Felipe MassaAt Ferrari, the continued delay in signing Rubens Barrichello beyond 2004 sees plenty of speculation about who could fill the second seat at the team. Felipe Massa is the leading favourite for the post, after a season demonstrating his pace in the test team. However, whilst undoubtedly quick, the driver is lacking in race experience, so there are some question marks over what route he would take. If Ferrari have the courage of their convictions, they will find Barrichello a seat elsewhere - probably Sauber - for next season, and run Massa alongside Michael Schumacher so that he can learn from the master. However, the revised format of the series is counting against him: in this day and age, what matters most is points finishes. Teams are actually better off running a decent driver who always brings the car home than a blazing talent who only finishes half his races; accordingly, persuading Sauber to take Massa on for another season of mixing it in the mid-field might be a better way for Ferrari to score Championship points, whilst the youngster practices staying on the circuit.

Looking down the grid, Giancarlo Fisichella, the only Italian in the running, continues to do too little with his Jordan to land the front running seat, whilst the brightest sparks of the younger generation, Kimi Raikkonen, Mark Webber and Fernando Alonso, are locked with long-term contracts. Juan Pablo Montoya remains resolutely unavailable, and Schumacher is not prepared to race his brother, ruling him out of contention. Of course, if Barrichello maintains his recent return to form, he is doing no harm to his chances of retaining the seat, making all the speculation academic.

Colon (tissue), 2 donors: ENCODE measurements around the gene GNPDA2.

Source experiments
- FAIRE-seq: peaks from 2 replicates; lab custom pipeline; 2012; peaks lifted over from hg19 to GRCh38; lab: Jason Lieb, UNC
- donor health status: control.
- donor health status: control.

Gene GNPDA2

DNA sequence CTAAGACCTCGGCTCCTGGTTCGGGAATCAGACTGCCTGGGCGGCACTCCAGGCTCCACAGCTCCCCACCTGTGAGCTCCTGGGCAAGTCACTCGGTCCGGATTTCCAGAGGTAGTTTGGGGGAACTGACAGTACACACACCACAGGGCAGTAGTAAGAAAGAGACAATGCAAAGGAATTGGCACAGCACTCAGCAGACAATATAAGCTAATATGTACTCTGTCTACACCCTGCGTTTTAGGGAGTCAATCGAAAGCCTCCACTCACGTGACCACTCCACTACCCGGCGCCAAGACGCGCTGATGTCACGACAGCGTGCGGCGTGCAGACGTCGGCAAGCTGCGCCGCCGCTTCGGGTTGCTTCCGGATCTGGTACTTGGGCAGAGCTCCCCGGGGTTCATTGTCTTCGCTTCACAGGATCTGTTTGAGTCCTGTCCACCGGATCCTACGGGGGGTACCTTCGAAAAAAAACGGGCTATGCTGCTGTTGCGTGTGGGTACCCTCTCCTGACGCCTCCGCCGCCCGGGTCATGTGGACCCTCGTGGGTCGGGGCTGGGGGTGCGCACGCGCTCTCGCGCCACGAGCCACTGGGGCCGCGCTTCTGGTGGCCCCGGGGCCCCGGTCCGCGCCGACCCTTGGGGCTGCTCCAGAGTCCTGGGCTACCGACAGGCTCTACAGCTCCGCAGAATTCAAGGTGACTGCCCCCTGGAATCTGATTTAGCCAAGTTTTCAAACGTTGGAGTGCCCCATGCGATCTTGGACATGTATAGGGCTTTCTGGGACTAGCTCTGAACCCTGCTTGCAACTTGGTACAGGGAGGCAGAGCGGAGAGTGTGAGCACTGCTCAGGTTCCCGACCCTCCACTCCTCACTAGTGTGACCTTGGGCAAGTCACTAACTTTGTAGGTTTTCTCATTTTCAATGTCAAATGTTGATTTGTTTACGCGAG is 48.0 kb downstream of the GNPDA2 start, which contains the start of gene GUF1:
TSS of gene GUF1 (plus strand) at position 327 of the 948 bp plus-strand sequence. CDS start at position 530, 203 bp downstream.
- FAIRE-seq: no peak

Williams driver movements have featured large of late, driven by hints that Ralf Schumacher has signed a two-year extension - denied by Williams - allegedly accepting a reduced salary by up to fifty percent in return for leeway in going after personal sponsorship. Whether or not that is true, the German is expected to require greater personal freedom to spend more time with his family. Toyota's apparent interest has not been mentioned for some time, and the alternatives are limited: of the established teams, only McLaren represents a potential 'good' move, though if Renault continue their improving form, they could be a good option for 2005. Appearing to have a deal with Williams already lined up will make negotiating for a good salary elsewhere easier, should a move take place, but it makes more sense as a tool for pressuring Montoya in to closing a deal of his own.